As discussed above, the elastomeric fibers and elastomeric meltblown fibers can be deposited upon a moving foraminous surface. In one embodiment of the invention, meltblown fibers can be formed directly on top of the extruded elastomeric fibers. This is achieved by passing the fibers and the foraminous surface under equipment which produces meltblown fibers. Alternatively, a layer of elastomeric meltblown fibers can be deposited on a foraminous surface and substantially parallel rows of elastomeric fibers can be formed directly upon the elastomeric meltblown fibers. Various combinations of filament forming and fiber forming equipment can be set up to produce different types of elastic fibrous webs. For example, the elastic fibrous web may contain alternating layers of elastomeric fibers and elastomeric meltblown fibers. Several dies for forming meltblown fibers or creating elastomeric fibers may also be arranged in series to provide superposed layers of fibers.

The elastomeric meltblown fibers and elastomeric fibers can be made from any material that can be manufactured into such fibers such as natural polymers or synthetic polymers. Generally, any suitable elastomeric fiber forming resins or blends containing the same can be utilized for the elastomeric meltblown fibers and any suitable elastomeric filament forming resins or blends containing the same can be utilized for the elastomeric fibers. The fibers can be formed from the same or different elastomeric resin.

For example, the elastomeric meltblown fibers and/or the elastomeric fibers can be made from block copolymers having the general formula A-B-A′ where A and A′ are each a thermoplastic polymer endblock which can contain a styrenic moiety such as a poly (vinyl arene) and where B is an elastomeric polymer midblock such as a conjugated diene or a lower alkene polymer. The block copolymers can be, for example, (polystyrene/poly(ethylene-butylene)/polystyrene) block copolymers available from the Shell Chemical Company under the trademark KRATON R™ G. One such block copolymer can be, for example, KRATON R™ G-1657.

Other exemplary elastomeric materials which can be used include polyurethane elastomeric materials such as, for example, those available under the trademark ESTANE from B. F. Goodrich & Co., polyamide elastomeric materials such as, for example, those available under the trademark PEBAX from the Rilsan Company, and polyester elastomeric materials such as, for example, those available under the trade designation Hytrel from E. I. DuPont De Nemours & Company. Formation of elastomeric meltblown fibers from polyester elastic materials is disclosed in, for example, U.S. Pat. No. 4,741,949.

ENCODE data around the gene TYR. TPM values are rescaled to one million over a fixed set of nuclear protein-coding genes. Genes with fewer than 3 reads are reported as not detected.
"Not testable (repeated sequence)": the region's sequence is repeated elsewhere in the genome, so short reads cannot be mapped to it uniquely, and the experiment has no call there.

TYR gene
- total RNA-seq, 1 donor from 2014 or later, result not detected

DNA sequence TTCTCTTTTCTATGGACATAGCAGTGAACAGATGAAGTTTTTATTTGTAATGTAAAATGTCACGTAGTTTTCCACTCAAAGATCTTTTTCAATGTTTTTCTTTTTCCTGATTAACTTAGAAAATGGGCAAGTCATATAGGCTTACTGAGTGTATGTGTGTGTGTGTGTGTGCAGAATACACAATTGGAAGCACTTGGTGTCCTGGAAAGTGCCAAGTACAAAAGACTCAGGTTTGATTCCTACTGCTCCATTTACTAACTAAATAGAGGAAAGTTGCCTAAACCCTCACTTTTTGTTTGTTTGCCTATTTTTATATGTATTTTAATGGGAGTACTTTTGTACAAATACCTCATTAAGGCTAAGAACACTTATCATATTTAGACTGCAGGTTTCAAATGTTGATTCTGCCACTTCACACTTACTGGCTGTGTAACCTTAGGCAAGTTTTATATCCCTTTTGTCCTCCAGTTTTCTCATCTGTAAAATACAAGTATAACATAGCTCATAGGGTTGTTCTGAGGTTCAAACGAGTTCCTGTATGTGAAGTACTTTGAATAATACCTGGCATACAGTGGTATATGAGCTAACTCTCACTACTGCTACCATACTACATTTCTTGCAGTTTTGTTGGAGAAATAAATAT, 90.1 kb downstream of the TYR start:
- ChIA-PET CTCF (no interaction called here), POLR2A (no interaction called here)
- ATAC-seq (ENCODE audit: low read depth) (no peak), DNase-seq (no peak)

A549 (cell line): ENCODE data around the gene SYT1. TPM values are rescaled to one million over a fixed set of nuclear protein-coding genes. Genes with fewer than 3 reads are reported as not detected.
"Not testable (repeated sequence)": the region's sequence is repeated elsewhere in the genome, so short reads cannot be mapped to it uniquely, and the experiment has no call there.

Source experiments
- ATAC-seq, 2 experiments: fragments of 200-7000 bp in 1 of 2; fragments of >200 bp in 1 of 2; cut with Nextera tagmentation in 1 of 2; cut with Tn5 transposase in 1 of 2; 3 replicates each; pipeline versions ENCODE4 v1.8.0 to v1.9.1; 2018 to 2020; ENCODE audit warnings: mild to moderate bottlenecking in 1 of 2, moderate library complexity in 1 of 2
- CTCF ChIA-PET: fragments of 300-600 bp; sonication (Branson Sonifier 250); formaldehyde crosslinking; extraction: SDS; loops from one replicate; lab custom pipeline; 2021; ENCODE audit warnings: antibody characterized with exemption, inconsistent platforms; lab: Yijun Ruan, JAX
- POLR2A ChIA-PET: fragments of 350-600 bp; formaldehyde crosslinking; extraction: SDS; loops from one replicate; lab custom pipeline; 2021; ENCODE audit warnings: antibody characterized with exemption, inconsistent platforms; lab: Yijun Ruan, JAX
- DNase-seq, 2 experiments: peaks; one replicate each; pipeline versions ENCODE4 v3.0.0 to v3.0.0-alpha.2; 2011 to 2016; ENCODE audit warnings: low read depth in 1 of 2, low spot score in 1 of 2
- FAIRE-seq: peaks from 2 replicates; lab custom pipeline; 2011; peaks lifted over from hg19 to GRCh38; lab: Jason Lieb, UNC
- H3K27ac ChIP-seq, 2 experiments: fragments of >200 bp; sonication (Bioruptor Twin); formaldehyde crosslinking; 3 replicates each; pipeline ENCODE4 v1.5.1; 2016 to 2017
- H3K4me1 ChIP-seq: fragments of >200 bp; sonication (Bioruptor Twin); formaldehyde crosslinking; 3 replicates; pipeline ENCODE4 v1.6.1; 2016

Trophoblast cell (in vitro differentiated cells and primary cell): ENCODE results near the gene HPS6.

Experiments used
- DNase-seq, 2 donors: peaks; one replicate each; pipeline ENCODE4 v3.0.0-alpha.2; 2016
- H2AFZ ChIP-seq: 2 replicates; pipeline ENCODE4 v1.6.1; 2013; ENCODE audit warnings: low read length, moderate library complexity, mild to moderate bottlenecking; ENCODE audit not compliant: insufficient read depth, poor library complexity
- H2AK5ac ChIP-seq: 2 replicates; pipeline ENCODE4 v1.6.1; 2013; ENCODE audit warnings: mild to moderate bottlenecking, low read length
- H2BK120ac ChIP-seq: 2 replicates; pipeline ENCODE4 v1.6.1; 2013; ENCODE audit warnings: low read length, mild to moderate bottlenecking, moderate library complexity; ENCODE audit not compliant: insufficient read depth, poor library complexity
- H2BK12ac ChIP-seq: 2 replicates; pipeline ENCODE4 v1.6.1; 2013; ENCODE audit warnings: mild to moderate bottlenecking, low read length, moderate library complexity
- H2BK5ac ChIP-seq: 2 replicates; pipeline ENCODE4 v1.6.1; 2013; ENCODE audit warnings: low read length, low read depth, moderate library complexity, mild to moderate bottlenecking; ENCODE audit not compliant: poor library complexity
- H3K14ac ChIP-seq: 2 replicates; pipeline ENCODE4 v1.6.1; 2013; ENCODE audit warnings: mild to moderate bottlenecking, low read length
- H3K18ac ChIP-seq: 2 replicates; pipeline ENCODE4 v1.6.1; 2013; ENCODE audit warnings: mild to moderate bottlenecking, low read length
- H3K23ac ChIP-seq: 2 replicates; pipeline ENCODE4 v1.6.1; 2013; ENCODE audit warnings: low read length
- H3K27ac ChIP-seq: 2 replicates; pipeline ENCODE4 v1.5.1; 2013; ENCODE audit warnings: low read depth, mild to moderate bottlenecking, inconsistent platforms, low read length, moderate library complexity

Useful elastomeric polymers also include, for example, elastic copolymers of ethylene and at least one vinyl monomer such as, for example, vinyl acetates, unsaturated aliphatic monocarboxylic acids, and esters of such monocarboxylic acids. The elastic copolymers and formation of elastomeric meltblown fibers from those elastic copolymers are disclosed in, for example, U.S. Pat. No. 4,803,117 to Daponte. Also, suitable elastomeric polymers are those prepared using metallocene catalysts such as those disclosed in International Application WO 00/48834.

Processing aids can be added to the elastomeric polymer. For example, a polyolefin can be blended with the elastomeric polymer (e.g., the A-B-A elastomeric block copolymer) to improve the processability of the composition. The polyolefin must be one which, when so blended and subjected to an appropriate combination elevated pressure and elevated temperature conditions, is extrudable, in blended form, with the elastomeric polymer. Useful blending polyolefin materials include, for example, polyethylene, polypropylene and polybutylene, including ethylene copolymers, propylene copolymers and butylene copolymers. A particularly useful polyethylene can be obtained from the U.S.I. Chemical Company under the trade designation Betrothing NA 601 (also referred to herein as PE NA 601 or polyethylene NA 601). Two or more of the polyolefins can be utilized. Extrudable blends of elastomeric polymers and polyolefins are disclosed in, for example, previously referenced U.S. Pat. No. 4,663,220.

The elastomeric meltblown fibers and/or the elastomeric fibers can have some tackiness adhesiveness to enhance autogenous bonding. For example, the elastomeric polymer itself can be tacky when formed into fibers or, optionally, a compatible tackifying resin can be added to the extrudable elastomeric compositions described above to provide tackified elastomeric fibers and/or fibers that autogenously bond. In regard to the tackifying resins and tackified extrudable elastomeric compositions, note the resins and compositions as disclosed in U.S. Pat. No. 4,787,699, to Moulin.